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Amartya Sen - Others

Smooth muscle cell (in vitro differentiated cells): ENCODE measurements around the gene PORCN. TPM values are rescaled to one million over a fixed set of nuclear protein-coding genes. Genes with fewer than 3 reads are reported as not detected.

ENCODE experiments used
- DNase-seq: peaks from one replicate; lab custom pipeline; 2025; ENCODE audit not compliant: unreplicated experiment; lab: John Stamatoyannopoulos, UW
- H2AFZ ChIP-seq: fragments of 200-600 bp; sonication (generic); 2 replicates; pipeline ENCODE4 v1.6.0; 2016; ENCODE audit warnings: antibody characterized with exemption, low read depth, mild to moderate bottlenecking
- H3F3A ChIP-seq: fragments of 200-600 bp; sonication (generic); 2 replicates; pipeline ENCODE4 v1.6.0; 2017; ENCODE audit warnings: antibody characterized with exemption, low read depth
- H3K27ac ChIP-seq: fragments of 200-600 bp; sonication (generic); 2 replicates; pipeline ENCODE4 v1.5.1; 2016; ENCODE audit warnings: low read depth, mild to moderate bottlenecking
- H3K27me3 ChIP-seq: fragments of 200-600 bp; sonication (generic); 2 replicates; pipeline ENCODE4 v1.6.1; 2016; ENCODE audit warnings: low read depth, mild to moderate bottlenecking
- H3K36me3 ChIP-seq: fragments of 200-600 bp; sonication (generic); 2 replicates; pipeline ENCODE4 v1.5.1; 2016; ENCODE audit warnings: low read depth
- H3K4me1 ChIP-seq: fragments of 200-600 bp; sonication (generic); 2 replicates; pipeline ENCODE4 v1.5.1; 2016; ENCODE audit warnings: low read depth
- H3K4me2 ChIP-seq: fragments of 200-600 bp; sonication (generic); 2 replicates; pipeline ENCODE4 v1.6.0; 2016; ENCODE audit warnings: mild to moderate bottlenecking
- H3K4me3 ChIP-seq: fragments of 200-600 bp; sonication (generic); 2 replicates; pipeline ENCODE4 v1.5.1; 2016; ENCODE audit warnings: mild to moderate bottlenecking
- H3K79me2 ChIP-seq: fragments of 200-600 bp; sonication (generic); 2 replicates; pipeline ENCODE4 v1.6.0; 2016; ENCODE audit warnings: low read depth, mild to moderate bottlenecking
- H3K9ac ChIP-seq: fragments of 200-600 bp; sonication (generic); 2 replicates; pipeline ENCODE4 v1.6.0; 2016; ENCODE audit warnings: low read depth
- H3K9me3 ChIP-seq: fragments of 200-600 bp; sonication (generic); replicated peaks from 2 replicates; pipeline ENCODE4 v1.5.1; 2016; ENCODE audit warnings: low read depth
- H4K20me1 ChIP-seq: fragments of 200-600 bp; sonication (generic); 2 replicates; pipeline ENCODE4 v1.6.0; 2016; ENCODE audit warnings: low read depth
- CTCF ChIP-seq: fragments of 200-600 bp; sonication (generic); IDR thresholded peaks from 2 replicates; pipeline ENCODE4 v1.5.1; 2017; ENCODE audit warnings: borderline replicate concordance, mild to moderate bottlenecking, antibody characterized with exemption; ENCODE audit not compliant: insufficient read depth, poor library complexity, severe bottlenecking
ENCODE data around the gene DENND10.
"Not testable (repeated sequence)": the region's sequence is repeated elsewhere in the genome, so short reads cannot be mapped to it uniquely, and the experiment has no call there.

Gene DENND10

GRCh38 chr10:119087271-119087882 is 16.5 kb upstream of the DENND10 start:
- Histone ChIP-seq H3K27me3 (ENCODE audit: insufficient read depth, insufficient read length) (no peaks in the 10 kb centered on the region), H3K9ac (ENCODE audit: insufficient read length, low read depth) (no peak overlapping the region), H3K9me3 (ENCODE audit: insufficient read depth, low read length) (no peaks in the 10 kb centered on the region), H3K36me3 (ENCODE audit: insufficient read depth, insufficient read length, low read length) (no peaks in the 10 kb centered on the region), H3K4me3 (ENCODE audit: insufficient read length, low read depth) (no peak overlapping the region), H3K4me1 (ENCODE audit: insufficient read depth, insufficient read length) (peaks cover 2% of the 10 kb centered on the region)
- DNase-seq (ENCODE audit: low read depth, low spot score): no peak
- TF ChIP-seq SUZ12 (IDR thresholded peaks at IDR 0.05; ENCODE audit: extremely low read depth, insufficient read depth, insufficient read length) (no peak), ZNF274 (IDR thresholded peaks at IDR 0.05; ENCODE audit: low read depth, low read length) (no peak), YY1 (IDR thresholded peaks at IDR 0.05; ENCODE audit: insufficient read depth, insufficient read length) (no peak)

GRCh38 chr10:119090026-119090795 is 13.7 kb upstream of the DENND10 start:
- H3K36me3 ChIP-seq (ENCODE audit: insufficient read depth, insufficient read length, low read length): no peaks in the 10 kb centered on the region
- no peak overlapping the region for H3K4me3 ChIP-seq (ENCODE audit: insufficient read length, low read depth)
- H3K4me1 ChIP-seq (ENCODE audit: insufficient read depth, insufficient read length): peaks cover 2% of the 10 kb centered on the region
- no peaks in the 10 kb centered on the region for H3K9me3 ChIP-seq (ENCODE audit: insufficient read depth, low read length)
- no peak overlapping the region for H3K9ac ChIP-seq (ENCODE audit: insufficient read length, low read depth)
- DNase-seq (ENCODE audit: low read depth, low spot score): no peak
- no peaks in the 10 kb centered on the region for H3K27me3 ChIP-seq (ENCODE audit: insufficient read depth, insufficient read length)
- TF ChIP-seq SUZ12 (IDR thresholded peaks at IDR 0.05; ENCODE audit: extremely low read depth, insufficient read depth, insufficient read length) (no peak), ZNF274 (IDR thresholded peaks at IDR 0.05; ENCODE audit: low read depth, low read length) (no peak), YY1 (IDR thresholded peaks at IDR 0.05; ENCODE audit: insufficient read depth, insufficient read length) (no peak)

Amartya Sen, CH is an Indian economist who was awarded the 1998 Nobel Memorial Prize in Economic Sciences for his contributions to welfare economics and social choice theory, and for his interest in the problems of society's poorest members.   Sen is best known for his work on the causes of famine, which led to the development of practical solutions for preventing or limiting the effects of real or perceived shortages of food.[2] He helped to create the United Nations Human Development Index. In 2012, he became the first non-American recipient of the National Humanities Medal.   He is currently the Thomas W. Lamont University Professor and Professor of Economics and Philosophy at Harvard University.   He is also a senior fellow at the Harvard Society of Fellows, distinguished fellow of All Souls College, Oxford and a Fellow of Trinity College, Cambridge, where he previously served as Master from 1998 to 2004. He is the first Indian and the first Asian academic to head an Oxbridge college.   Amartya Sen's books have been translated into more than thirty languages over a period of forty years. He is a trustee of Economists for Peace and Security. In 2006, Time magazine listed him under "60 years of Asian Heroes" and in 2010 included him in their "100 most influential persons in the world".New Statesman listed him in their 2010 edition of 'World's 50 Most Influential People Who Matter'.   Between 1960–1961, Amartya was a visiting Professor at Massachusetts Institute of Technology. He was also a visiting Professor at UC-Berkeley, Stanford, and Cornell.   He has taught economics also at the University of Calcutta and at the Delhi School of Economics (where he completed his magnum opus Collective Choice and Social Welfare in 1970),where he was a Professor from 1961 to 1972, a period which is considered to be a Golden Period in the history of DSE.   In 1972 he joined the London School of Economics as a Professor of Economics where he taught until 1977. From 1977 to 1986 he taught at the University of Oxford, where he was first a Professor of Economics at Nuffield College, Oxford and then the Drummond Professor of Political Economy and a Fellow of All Souls College, Oxford.   In 1986 he joined Harvard as the Thomas W. Lamont University Professor of Economics. In 1998 he was appointed as Master of Trinity College, Cambridge.[14] In January 2004 Sen returned to Harvard. He is also a contributor to the Eva Colorni Trust at the former London Guildhall University. < Read less Read more >